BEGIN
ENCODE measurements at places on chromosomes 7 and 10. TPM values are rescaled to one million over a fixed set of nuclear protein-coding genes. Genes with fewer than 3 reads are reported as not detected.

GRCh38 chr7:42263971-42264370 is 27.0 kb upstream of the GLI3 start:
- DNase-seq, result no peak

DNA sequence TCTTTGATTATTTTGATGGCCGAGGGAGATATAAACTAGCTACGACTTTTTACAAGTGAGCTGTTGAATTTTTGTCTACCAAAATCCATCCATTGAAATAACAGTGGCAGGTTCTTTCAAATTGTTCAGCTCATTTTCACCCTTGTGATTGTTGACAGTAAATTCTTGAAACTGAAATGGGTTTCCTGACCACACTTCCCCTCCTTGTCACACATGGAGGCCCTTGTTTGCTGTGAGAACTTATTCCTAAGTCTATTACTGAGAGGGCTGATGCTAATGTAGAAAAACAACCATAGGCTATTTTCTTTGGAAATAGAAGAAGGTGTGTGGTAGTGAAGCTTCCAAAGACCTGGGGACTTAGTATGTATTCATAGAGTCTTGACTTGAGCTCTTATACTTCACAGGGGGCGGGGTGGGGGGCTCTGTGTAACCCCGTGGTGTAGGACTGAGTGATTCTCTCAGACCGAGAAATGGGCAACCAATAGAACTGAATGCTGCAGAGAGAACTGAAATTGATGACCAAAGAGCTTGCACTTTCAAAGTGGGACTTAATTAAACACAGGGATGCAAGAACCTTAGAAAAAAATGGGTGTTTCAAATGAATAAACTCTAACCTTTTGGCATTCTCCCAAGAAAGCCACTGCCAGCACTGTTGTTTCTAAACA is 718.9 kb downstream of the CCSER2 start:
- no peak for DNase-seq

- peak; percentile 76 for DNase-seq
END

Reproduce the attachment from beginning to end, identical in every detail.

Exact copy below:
ENCODE measurements at places on chromosomes 7 and 10. TPM values are rescaled to one million over a fixed set of nuclear protein-coding genes. Genes with fewer than 3 reads are reported as not detected.

GRCh38 chr7:42263971-42264370 is 27.0 kb upstream of the GLI3 start:
- DNase-seq, result no peak

DNA sequence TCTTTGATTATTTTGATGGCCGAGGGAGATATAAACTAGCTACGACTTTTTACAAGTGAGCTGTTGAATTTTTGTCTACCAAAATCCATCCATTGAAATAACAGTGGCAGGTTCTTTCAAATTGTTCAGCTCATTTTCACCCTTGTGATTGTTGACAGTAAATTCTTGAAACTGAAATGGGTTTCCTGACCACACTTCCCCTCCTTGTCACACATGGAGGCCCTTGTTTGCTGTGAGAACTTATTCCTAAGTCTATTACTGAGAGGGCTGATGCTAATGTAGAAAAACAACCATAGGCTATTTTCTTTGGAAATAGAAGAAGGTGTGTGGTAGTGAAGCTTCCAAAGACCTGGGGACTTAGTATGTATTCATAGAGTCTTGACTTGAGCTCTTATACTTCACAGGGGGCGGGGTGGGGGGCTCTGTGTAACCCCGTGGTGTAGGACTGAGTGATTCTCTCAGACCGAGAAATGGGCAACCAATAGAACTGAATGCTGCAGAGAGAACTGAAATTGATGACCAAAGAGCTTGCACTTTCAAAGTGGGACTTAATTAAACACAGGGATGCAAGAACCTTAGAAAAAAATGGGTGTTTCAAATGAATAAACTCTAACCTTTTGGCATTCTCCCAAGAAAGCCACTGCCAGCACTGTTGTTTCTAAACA is 718.9 kb downstream of the CCSER2 start:
- no peak for DNase-seq

- peak; percentile 76 for DNase-seq